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Executive Summary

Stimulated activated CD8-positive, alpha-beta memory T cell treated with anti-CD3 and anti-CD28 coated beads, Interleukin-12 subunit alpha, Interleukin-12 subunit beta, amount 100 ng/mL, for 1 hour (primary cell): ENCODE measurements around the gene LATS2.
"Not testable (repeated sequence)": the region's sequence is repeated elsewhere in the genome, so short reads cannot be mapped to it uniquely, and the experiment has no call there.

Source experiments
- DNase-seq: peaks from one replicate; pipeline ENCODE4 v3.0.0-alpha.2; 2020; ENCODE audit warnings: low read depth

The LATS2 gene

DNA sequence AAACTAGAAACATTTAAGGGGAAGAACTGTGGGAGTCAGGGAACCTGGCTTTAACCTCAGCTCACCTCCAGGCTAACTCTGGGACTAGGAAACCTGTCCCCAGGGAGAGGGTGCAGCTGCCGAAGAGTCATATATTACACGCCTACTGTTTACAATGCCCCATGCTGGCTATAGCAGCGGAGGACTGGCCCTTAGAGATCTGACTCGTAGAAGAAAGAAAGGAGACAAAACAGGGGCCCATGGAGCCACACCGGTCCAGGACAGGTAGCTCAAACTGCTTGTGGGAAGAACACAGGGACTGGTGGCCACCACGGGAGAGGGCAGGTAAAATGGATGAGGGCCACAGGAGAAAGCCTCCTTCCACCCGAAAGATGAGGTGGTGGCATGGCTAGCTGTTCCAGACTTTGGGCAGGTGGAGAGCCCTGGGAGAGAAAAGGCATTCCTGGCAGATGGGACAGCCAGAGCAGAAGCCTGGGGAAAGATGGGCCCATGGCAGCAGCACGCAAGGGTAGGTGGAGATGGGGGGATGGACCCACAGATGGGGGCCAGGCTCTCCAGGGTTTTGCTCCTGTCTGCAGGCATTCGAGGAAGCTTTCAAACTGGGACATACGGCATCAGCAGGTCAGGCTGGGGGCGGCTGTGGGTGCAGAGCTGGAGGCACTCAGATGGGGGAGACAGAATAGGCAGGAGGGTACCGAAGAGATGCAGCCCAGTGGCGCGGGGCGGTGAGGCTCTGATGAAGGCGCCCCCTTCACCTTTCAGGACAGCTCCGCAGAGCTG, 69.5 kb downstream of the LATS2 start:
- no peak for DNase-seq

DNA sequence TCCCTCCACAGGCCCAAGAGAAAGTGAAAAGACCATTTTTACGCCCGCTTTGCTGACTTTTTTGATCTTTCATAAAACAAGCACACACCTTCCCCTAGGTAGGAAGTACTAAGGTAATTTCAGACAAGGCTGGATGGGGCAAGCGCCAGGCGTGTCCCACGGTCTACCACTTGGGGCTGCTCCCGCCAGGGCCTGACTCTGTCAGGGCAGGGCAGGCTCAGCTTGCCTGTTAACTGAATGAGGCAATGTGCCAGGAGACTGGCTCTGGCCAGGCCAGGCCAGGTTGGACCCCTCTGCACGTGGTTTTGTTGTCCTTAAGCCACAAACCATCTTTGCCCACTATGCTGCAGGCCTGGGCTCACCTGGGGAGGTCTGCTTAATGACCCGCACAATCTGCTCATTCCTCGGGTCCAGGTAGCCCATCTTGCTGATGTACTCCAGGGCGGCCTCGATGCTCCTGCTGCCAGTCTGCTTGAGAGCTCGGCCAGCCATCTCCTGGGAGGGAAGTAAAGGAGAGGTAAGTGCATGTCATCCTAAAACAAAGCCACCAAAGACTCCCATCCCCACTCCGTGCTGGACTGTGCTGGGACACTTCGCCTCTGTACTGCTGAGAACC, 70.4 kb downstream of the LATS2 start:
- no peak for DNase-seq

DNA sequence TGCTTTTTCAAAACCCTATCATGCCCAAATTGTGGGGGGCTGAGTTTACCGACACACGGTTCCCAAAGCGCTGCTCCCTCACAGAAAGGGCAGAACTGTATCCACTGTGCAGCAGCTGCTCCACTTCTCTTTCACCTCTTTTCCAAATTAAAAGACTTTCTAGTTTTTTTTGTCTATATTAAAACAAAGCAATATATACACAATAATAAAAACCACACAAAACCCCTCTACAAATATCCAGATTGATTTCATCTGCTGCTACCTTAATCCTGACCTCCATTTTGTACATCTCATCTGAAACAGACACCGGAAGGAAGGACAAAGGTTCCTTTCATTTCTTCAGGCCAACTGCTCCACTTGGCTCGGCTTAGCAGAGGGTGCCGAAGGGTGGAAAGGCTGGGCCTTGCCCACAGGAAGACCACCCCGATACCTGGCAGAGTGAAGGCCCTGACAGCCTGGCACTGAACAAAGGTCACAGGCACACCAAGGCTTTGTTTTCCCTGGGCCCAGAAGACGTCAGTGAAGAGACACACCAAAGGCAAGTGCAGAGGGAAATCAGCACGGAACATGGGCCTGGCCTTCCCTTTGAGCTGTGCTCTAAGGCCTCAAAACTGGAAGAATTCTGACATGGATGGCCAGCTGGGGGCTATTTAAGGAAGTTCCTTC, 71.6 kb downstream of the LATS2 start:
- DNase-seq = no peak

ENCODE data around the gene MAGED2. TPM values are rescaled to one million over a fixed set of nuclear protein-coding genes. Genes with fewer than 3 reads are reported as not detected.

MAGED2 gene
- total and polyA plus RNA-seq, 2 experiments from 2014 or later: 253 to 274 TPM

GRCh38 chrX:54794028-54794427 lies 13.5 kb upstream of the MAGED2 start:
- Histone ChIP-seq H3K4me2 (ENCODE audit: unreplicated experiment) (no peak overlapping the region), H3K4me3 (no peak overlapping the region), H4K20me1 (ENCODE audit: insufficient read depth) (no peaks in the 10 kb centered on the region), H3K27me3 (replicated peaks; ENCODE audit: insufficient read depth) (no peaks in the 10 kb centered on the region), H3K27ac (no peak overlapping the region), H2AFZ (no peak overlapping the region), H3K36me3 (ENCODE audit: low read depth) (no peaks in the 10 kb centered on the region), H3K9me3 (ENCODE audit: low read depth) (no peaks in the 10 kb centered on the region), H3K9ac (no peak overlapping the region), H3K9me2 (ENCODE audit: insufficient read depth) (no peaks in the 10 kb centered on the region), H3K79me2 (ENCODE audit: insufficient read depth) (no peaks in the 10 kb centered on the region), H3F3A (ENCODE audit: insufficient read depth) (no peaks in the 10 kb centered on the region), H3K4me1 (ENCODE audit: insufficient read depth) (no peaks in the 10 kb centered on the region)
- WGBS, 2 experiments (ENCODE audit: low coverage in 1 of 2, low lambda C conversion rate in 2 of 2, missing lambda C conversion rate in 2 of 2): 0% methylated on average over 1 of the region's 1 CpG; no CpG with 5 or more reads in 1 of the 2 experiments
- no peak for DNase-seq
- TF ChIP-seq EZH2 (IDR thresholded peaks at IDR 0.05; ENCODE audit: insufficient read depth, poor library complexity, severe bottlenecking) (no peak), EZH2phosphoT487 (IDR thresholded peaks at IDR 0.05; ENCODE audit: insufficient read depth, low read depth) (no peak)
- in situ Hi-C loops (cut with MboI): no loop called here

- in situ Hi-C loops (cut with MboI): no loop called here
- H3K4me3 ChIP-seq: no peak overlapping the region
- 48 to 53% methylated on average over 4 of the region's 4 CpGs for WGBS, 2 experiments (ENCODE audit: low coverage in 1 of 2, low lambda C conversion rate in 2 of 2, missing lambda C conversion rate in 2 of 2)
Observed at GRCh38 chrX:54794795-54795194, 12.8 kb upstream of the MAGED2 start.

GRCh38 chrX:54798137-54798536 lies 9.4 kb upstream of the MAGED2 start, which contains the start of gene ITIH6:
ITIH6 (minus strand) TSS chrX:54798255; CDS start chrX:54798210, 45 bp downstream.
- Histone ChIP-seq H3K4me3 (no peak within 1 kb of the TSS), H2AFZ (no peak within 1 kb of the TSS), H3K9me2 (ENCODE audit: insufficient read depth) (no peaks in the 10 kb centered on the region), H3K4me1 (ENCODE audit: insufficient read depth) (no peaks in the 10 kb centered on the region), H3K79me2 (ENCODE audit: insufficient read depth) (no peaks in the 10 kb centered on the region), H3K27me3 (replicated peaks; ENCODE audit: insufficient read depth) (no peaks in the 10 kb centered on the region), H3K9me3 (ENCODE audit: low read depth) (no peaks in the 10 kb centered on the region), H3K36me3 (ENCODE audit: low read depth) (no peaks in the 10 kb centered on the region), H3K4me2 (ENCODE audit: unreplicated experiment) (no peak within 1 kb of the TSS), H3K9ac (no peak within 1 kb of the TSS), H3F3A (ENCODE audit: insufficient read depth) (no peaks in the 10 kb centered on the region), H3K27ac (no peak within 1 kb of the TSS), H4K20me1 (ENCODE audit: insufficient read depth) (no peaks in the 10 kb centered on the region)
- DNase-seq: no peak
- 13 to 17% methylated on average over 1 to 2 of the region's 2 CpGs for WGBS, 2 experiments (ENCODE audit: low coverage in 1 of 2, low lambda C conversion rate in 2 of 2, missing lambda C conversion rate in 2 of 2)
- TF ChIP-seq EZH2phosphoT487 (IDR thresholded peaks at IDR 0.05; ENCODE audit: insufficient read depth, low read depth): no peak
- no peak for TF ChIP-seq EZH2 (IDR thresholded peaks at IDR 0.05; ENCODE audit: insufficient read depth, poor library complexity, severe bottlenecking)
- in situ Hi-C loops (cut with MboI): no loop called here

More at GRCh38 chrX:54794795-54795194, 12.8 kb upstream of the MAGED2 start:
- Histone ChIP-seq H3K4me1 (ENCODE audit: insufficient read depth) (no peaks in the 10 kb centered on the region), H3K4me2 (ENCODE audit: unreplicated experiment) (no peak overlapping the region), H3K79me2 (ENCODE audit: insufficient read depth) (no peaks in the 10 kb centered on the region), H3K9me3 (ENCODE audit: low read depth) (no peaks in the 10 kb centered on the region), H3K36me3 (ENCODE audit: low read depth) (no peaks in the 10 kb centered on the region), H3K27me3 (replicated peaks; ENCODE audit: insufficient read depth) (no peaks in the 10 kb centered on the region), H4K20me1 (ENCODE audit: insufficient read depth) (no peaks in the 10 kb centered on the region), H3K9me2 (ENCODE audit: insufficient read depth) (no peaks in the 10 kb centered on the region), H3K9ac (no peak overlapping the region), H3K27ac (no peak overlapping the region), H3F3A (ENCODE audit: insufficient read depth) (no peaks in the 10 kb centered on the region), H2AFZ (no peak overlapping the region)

MARION MERRELL DOW PAYS ONE TIMES SALES FOR RUGBY's $280 MIL. annual sales generic drug business in a deal completed Oct. 5. MMD purchased the generic drug portion of privately held Rugby-Darby Group for "approximately $275 mil." in cash, the company said. The purchase price may change slightly pending final accounting figures. The agreement by Marion Merrell Dow to acquire Rugby was originally announced May 18 ("The Pink Sheet" May 24, p. 3). Rugby's $280 mil. in 1992 sales came from 87 mil. generic prescriptions for the approximately 2,400 SKUs distributed by the company and made it "the nation's largest generic drug company," Marion Merrell Dow said. In contrast, MMD's domestic 1992 sales of $2.2 bil. were generated from about half as many scripts (46 mil.). A comparison of the two companies' average per script sales highlights the difference between the high margin business that Marion Merrell Dow has espoused and the high-volume/low-price business of Rugby. In 1992, MMD's sales per script were $47.83 while Rugby's were $3.22. "Marion Merrell Dow is still very much in the business of providing patented, unique medications for cost-effective treatment of patients," the company said. "We see an opportunity to make these important brand name products even more attractive by offering them along with a broad line of generics from Rugby." Although the strategic importance of the Rugby purchase lies in the ability it gives MMD to offer broad packages of products to purchasers, the companies are apparently going to go slowly through the process of blending the businesses. Rugby will operate as a wholly owned subsidiary of MMD headquartered in Atlanta. Company President and Chief Operating Officer Richard Frankovic will remain as head of the 770-person generic business. Exec VP and Chief Financial Officer Edward Mehrer will add the role of chairman of Rugby. Rugby-Darby President Michael Ashkin will continue to run the Ashkin family-owned Darby Group, which consists of the veterinary, medical, dental and consumer marketing divisions of Rugby-Darby. "Customers of Marion Merrell Dow and Rugby will see no immediate changes in procedures for orders, inquiries and billing," MMD said. Marion Merrell Dow added that it does not plan any immediate shifts in manufacturing or marketing involving the two companies. Down the road, MMD said it is considering using the manufacturing capacity of Marion Merrell Dow to supply products that Rugby currently outsources. However, any move in that direction would await ANDA submissions and approvals, MMD noted. Marion Merrell Dow currently offers a generic version of its own product Cardizem through Blue Ridge Labs. Rugby's Chelsea subsidiary manufactures about 70 drug products for Rugby from its two plants in Monroe, N.C. and Bayamon, Puerto Rico. Chelsea has ANDAs pending although the company has been ineligible for approval under FDA's application integrity policy. Marion Merrell Dow is not disclosing earnings for Chelsea, citing the difficulties of carving out the contributions from the generic sector to the overall performance of privately held Rugby- Darby. Ashkin, however, has been quoted in the New York press as saying that compliance/fraud problems at Chelsea adversely affected the profits of his company.

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